Cohen may have intended this as a humorous exaggeration, but it was really a glimpse of the show’s future, and Reddit’s exchange with Kirkland is just a particularly stark example. This isn’t the place to go yet again into the reasons for the show’s decline in quality over the last fifteen years, except to state that the problem almost certainly isn’t that the writers and directors have failed to memorize the old episodes and constantly quote them to one another. If anything, the show has suffered from being too much of an echo chamber, leading to a reliance on throwaway lines and easy gags over coherent stories—which argues that the series should be turned less inward on itself, not more. But it reminds us of one of the show’s underlying problems: as vocal as its fans are, they don’t seem to know what they want from it. (As the leader of an audience focus group says in the very same episode: “So you want a realistic down-to-earth show that’s completely off the wall and swarming with magic robots?”) At this late date, it seems safe to say that The Simpsons is what it is, and that any given fan’s relationship with the show is something that he’ll have to work out for himself. But a decent first step to any kind of understanding would be to watch “The Itchy & Scratchy & Poochie Show” once more, and, instead of mindlessly parroting its lines, to take a good look at it and ask which character reminds us the most of ourselves. Because the magic xylophone tolls for thee.

Written by nevalalee

May 6, 2016 at 9:00 am

Speeding it up, slowing it down

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Dolly Parton

By now, many of you have probably heard “Slow Ass Jolene,” the viral version of Dolly Parton’s “Jolene,” slowed down by twenty-five percent, which transforms it from a polished crossover country track to a haunting, soulful gay love song. It’s a reminder, first of all, of how great the original is—it’s probably my second-favorite country song of all time, second only to “Wichita Lineman”—and, more subtly, of how powerful a change in tempo can be. Recording artists have been aware of this, of course, for almost as long as they’ve been in the studio. Offhand, I know that the piano coda to “Layla,” a song to which I’ve devoted a lot of thought, was sped up slightly during the mixing session, changing its key from C major to somewhere between C and C sharp. The Beatles made great use of this, too: “When I’m Sixty-Four” was sped up in the studio to give the vocals a more bouncy feel, and a similar trick was used on the piano in “In My Life,” which was recorded with the tape playing at half speed and restored to normal in the mix.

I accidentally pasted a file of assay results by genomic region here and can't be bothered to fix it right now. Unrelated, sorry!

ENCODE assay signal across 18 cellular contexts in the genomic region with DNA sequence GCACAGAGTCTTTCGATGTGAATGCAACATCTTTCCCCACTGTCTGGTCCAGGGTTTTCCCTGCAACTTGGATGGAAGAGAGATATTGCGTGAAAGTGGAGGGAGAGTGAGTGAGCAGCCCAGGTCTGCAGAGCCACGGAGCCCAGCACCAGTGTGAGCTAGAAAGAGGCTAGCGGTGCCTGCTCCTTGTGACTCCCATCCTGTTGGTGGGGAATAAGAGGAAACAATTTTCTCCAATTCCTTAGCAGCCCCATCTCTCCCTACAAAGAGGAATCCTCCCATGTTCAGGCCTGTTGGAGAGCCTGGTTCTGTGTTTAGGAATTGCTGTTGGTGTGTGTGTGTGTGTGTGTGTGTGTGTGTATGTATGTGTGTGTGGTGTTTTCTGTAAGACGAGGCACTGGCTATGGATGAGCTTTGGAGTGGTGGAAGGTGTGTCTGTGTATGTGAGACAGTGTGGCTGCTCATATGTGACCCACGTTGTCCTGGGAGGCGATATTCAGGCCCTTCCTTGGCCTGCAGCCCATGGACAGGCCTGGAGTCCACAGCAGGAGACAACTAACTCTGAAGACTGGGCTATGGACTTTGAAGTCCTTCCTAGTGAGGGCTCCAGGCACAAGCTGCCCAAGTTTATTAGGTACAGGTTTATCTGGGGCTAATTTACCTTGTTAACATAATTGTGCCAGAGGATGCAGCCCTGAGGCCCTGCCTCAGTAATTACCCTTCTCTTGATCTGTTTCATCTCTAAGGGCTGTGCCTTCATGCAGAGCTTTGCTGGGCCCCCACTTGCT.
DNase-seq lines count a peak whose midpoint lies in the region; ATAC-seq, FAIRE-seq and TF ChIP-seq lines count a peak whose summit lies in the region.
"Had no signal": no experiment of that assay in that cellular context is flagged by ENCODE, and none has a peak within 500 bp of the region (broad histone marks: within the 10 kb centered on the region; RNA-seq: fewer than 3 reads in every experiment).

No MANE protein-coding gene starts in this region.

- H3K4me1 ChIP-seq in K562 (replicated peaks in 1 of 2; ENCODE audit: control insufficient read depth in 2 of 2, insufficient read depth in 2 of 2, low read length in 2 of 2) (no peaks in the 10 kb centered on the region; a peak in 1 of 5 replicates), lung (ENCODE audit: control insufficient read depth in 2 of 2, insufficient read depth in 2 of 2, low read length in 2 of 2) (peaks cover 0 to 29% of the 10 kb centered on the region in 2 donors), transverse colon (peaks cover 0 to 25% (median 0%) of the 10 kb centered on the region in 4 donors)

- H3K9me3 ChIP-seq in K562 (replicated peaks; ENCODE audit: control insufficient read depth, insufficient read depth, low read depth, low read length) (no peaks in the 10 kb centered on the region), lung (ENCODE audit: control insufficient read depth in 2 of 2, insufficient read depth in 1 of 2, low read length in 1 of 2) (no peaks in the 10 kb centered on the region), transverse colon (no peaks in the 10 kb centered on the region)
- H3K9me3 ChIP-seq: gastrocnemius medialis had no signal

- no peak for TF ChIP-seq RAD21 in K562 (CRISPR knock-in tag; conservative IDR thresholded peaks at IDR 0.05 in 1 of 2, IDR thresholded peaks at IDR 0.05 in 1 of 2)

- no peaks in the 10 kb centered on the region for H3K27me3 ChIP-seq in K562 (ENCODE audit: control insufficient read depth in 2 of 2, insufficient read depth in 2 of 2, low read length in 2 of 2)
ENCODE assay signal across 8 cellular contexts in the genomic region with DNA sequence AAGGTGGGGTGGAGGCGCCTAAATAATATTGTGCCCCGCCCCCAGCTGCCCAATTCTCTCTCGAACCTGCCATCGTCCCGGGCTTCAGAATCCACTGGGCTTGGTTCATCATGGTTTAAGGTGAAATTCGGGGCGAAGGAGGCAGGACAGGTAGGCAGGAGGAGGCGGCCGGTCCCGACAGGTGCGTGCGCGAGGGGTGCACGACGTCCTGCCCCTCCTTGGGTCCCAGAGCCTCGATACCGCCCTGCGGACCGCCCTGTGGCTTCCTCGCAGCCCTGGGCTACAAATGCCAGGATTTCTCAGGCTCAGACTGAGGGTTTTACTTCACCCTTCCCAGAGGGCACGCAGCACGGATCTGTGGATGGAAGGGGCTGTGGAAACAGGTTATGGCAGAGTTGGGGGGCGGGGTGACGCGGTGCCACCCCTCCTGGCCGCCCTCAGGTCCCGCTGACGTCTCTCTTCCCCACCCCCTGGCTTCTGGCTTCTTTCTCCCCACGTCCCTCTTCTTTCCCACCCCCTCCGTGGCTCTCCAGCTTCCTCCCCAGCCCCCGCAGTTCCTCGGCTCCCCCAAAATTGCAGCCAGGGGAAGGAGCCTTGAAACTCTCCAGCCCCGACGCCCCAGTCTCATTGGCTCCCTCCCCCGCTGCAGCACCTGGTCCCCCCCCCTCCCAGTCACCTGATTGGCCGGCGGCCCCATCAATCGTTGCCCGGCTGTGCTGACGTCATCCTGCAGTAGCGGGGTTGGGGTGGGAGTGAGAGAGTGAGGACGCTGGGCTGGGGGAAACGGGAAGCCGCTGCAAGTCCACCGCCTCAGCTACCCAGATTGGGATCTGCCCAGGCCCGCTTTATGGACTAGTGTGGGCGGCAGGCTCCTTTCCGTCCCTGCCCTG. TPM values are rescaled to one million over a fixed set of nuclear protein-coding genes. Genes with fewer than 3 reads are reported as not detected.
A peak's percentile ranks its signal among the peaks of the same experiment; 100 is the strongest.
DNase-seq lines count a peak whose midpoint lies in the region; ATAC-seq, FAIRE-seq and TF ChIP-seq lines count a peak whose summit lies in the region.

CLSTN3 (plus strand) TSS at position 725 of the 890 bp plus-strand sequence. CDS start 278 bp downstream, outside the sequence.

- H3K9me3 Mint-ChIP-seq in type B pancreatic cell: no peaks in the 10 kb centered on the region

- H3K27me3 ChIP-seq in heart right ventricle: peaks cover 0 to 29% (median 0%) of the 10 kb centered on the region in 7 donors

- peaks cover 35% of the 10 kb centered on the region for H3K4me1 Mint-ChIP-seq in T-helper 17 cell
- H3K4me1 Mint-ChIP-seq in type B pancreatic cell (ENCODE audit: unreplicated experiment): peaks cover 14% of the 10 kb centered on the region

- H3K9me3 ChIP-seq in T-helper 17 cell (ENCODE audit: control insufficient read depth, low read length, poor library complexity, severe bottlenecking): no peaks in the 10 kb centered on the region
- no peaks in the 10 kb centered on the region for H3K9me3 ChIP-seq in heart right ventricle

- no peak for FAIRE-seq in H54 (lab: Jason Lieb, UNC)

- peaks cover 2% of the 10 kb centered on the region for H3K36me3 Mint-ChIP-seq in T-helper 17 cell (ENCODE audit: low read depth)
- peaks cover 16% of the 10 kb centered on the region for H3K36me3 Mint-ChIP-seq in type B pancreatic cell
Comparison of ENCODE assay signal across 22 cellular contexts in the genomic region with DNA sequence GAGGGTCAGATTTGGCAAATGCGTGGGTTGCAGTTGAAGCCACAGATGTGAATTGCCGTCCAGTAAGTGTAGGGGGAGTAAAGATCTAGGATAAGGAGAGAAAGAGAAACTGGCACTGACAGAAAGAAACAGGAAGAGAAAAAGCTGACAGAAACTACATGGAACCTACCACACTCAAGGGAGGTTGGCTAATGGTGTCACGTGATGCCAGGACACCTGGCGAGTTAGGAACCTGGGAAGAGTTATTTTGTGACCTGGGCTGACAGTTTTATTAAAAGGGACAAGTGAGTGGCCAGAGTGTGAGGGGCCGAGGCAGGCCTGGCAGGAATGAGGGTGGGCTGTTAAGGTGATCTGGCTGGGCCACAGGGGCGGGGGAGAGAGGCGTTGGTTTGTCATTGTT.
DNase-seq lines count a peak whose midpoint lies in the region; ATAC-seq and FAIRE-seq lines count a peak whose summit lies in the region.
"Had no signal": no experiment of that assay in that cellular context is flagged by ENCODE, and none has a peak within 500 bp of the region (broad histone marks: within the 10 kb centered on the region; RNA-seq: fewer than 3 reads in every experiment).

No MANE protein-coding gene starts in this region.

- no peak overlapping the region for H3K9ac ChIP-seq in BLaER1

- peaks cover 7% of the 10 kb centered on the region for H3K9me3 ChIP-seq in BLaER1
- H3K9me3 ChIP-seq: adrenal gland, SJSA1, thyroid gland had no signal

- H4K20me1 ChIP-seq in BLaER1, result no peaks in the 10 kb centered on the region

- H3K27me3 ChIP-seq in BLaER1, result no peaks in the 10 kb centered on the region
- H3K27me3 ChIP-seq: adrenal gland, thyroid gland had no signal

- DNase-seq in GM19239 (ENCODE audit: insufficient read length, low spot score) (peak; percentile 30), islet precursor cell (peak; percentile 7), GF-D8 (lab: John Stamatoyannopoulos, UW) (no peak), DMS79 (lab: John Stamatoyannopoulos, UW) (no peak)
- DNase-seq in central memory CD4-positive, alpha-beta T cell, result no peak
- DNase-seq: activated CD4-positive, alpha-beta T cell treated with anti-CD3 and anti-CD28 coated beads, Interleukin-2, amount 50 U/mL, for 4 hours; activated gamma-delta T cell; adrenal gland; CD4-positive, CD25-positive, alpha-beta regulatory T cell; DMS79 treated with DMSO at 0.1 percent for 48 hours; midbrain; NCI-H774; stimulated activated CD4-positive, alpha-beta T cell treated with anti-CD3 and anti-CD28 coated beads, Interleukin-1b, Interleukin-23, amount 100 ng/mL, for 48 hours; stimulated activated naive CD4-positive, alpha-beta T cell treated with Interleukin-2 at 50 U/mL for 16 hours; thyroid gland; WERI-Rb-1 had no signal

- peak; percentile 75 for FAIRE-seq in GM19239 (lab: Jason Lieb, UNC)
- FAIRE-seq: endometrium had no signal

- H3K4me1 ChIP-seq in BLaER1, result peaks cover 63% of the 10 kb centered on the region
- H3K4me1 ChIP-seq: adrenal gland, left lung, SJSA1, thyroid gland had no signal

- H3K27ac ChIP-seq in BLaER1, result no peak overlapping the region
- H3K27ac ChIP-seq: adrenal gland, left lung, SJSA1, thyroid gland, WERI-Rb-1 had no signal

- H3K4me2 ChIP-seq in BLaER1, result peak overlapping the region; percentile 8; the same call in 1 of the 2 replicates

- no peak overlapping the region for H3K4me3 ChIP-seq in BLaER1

Occasionally, you’ll see a similar approach taken in other media. David Mirkin, the showrunner responsible for what are arguably the greatest seasons of The Simpsons, would often speed up an entire episode very slightly rather than cut material to fit the show into its time slot, which is why the dialogue in episodes like “Who Shot Mr. Burns?” seems to zip along so quickly. Less successfully, during the editing of Terminator 2, James Cameron was having trouble getting the movie down to its contractual length when he was hit by a bright idea: why not just remove one frame of film from every second of the movie? The result, unfortunately, was unwatchable, but I at least give Cameron credit for ingenuity. (Cameron began his career as a screenwriter, and I’d like to think that this brainstorm was the result of the sort of fudging that most writers do to get their scripts down to an acceptable page count. Terry Rossio has a wonderful rundown of all these tricks—from changing the line spacing to physically shrinking the page on a photocopier—in a hilarious post on his blog.)

Marlon Brando and Francis Ford Coppola on the set of The Godfather

Nearly all these examples involve compressing the underlying material to be faster and shorter, which is generally a good impulse to follow. I’ve gone on record as saying that every rough draft ought to be cut by ten percent, and sometimes it’s the pressure of an arbitrary constraint—a television time slot, a contractual length—that forces you to make these tough choices. Their absence can lead to results like the fourth season of Arrested Development, in which nearly every episode is allowed to run ten minutes too long, often with unfortunate consequences. Yet as “Slow Ass Jolene” reminds us, it can also be good to take things more slowly. Just as the tone of “Jolene” is radically altered by a slower tempo, a slow book or movie can draw us in when a faster approach would have left us untouched. The author Colin Wilson, in his essay “Fantasy and Faculty X,” argues that the slow openings of a writer like Thomas Mann force the two halves of the brain to come into sync, allowing us to imagine the action more vividly, and I’ve noticed the same phenomenon in writers as dissimilar as Marcel Proust and John Crowley.